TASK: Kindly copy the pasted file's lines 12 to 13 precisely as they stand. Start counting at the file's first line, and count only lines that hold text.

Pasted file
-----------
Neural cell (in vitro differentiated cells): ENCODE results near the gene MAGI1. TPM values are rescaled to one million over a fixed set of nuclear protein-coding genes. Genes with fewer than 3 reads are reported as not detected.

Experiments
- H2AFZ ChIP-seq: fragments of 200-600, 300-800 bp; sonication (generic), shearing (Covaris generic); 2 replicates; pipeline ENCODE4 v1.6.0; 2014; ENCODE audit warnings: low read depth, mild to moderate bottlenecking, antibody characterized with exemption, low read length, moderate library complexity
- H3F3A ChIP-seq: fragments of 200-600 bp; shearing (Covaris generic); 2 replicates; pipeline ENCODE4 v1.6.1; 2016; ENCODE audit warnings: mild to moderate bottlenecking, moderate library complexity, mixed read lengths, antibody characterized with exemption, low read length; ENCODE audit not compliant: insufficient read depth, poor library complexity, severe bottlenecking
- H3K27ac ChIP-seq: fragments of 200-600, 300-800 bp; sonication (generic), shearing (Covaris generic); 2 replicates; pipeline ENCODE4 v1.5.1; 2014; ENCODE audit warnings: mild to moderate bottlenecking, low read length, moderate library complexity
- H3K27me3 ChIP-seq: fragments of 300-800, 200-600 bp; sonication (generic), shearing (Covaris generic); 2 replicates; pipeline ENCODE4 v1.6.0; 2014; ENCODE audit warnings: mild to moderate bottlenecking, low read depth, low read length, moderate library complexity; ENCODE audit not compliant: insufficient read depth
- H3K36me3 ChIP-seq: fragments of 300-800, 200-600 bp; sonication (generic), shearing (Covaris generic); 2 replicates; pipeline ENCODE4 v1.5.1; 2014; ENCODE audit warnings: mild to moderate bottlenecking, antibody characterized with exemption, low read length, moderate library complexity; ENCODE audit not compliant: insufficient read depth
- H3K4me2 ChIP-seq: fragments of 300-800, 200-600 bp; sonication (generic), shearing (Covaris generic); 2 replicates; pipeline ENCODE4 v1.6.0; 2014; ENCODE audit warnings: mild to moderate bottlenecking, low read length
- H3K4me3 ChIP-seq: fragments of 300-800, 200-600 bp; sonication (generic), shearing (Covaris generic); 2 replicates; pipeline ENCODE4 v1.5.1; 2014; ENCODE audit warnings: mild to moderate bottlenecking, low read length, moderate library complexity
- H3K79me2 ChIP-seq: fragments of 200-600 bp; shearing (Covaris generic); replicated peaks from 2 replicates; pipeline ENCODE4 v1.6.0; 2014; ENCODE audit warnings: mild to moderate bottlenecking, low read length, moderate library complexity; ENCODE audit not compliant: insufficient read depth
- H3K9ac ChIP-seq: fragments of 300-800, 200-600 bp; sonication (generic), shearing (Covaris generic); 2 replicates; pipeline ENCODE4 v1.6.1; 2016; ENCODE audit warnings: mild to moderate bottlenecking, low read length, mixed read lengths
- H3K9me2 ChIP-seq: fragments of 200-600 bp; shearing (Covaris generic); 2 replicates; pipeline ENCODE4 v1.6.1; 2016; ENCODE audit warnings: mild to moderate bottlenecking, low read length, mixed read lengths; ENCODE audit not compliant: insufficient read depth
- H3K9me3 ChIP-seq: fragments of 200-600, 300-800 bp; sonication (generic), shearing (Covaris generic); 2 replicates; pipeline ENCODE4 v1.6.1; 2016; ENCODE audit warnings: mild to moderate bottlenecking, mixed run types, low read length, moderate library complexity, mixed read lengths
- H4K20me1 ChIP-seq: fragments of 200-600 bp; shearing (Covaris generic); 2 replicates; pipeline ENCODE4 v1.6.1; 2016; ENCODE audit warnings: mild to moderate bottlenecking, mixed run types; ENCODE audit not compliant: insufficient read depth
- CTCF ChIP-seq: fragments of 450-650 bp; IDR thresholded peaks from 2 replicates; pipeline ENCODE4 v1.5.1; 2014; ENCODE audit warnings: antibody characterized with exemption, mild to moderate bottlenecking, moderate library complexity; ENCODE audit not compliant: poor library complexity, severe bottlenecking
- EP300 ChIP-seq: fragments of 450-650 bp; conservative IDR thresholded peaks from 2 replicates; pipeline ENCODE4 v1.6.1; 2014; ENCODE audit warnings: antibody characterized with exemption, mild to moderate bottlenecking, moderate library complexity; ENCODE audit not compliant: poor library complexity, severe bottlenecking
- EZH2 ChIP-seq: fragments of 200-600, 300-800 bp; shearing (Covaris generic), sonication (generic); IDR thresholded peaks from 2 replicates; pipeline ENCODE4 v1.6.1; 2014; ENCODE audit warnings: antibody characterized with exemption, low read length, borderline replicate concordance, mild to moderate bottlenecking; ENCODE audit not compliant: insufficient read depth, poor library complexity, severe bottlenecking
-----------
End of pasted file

- H3K9me2 ChIP-seq: fragments of 200-600 bp; shearing (Covaris generic); 2 replicates; pipeline ENCODE4 v1.6.1; 2016; ENCODE audit warnings: mild to moderate bottlenecking, low read length, mixed read lengths; ENCODE audit not compliant: insufficient read depth
- H3K9me3 ChIP-seq: fragments of 200-600, 300-800 bp; sonication (generic), shearing (Covaris generic); 2 replicates; pipeline ENCODE4 v1.6.1; 2016; ENCODE audit warnings: mild to moderate bottlenecking, mixed run types, low read length, moderate library complexity, mixed read lengths